It shall be the responsibility of all those present (not excluding the Vegetarian) to pass the gravy on demand.

Nobody shall be obliged to try the lemongrass, bulgur wheat and galangal stuffing prepared by the Cousin from a Thai recipe.

The Vegetarian undertakes to have her mobile phone switched to “vibrate” for at least half the duration of the meal.

Refer to Annexe F of this Contract for the schedule of who pulls crackers with whom. In the event of a dispute between the puller and the pullee over the ownership of the novelty inside the cracker (or under the sideboard) it shall be decided by one of the Grandparents, or, in the event of the non-arrival of the Grandparents, by the Nephew. Should the Nephew have left the room with a headache, the matter may be settled with a fight.

All Xmasees must wear a paper hat for the purposes of the video being shot by the Cousin. After which, the Vegetarian may remove hers.

The Brother-in-Law hereby gives up his right to shout out the answer to all the riddles, absolutely and without reservation.

Refer to Annexe G of this Contract for a schedule of excuses which shall be deemed acceptable for not taking part in a brisk walk after lunch.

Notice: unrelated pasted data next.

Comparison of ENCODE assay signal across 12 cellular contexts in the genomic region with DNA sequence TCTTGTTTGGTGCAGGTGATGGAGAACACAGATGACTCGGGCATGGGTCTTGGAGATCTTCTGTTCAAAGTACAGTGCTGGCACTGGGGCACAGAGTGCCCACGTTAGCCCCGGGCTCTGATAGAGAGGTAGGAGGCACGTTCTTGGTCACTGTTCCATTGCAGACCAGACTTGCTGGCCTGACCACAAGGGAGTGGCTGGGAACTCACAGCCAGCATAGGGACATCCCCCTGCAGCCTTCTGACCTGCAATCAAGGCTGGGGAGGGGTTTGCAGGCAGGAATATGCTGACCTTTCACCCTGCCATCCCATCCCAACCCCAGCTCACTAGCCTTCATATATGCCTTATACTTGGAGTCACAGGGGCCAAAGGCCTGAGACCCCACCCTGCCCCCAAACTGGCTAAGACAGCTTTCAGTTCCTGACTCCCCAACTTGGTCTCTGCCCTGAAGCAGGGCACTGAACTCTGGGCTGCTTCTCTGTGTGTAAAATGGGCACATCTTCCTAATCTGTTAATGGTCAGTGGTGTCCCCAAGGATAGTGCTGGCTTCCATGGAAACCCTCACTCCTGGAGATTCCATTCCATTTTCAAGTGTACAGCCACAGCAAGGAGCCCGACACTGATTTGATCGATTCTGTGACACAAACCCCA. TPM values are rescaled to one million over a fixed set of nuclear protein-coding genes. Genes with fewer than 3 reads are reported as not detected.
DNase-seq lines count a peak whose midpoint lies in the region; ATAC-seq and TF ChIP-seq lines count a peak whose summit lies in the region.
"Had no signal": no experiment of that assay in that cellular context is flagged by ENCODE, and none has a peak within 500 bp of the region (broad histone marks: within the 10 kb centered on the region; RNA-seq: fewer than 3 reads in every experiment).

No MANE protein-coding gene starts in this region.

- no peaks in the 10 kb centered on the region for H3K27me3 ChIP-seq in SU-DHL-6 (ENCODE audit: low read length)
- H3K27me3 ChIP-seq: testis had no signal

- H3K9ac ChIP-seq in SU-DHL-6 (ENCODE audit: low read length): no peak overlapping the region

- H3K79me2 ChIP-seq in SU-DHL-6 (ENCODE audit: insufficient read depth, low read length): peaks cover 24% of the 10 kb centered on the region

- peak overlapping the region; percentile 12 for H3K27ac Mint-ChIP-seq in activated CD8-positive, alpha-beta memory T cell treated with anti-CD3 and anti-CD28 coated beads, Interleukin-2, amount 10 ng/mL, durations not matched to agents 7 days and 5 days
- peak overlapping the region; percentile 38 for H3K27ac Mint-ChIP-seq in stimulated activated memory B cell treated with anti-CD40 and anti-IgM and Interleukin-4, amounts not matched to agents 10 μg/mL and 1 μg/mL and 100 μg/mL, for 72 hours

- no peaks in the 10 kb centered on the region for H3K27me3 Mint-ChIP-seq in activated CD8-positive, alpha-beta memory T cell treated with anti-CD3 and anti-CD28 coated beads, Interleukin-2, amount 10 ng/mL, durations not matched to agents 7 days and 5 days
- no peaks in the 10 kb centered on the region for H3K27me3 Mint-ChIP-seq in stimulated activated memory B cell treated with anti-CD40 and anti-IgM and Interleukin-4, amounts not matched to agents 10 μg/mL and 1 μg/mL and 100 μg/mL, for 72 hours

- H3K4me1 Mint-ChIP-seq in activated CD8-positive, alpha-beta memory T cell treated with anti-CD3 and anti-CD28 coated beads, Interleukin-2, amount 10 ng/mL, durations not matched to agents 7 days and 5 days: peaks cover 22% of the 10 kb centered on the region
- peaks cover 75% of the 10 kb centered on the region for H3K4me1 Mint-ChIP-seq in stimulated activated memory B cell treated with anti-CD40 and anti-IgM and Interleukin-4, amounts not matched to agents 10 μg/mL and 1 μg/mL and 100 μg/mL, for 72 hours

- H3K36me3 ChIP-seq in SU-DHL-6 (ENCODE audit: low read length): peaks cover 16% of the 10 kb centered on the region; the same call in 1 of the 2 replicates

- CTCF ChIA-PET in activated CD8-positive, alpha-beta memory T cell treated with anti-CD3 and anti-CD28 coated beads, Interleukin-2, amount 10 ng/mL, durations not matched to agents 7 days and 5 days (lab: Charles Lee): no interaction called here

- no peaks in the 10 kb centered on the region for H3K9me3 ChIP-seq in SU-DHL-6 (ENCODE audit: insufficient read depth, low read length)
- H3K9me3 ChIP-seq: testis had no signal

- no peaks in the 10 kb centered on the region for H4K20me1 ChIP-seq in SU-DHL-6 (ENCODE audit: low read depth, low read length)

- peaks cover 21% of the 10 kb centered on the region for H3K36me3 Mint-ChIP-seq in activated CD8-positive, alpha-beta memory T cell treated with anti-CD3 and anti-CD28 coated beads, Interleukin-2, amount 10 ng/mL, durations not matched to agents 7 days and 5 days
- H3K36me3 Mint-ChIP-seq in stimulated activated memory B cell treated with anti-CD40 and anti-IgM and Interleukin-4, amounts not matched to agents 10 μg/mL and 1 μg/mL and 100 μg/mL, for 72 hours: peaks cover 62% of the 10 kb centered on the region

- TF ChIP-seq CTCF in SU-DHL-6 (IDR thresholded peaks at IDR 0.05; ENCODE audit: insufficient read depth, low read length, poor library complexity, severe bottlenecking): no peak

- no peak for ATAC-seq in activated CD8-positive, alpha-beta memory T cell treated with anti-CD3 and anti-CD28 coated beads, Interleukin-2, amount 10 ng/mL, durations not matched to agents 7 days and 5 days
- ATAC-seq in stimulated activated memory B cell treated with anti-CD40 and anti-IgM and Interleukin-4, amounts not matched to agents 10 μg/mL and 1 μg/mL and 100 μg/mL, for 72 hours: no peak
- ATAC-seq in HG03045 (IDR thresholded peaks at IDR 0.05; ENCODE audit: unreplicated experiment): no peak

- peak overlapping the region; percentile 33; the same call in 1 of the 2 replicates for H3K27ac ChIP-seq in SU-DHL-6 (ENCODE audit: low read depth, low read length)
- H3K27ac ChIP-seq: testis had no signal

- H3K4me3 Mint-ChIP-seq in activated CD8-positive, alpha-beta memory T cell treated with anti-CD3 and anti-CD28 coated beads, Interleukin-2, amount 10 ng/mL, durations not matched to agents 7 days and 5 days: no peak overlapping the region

Presents from the tree shall be distributed at 6.30 pm (and not after 7 pm if the Cousin has not yet returned from her run). Following this, giftors and giftees will exchange shop receipts for all their presents. This constitutes completion after the earlier exchange of presents. Giftees are now legally responsible for all items they may have received.

In the event of Charades, and in compliance with the terms of the Peace Treaty signed after last Christmas, no charade shall include the title of an opera or a Polish film or a novel written after 1996. (See Annexe H for a complete list of clever-dick titles not acceptable for Charades.)

At the conclusion of the festivities, and as guests are departing, expressions such as “You must come to us next year” or “Let’s make the next one a great big get-together for the whole family” or “Wouldn’t it be great to do this in New Zealand?” shall have no legal status WHATSOEVER and shall not bind the blurter or blurtee in any way.

In witness whereof I set my hand, and seal with a blob of mince pie filling.

Coming up next …

I’m away on my Christmas holidays from 20 December until 4 January. The next posting will appear at 00:01 on 1 January (“12 useful things for today”).

Happy Christmas to one and all, may your Yuletide be filled with warmth, happiness and good cheer.

A list to end all lists

Today, Christmas Eve, can often be more stressful than The Big Day itself, and the best way of dealing with this is to draw up a strict timetable and stick to it.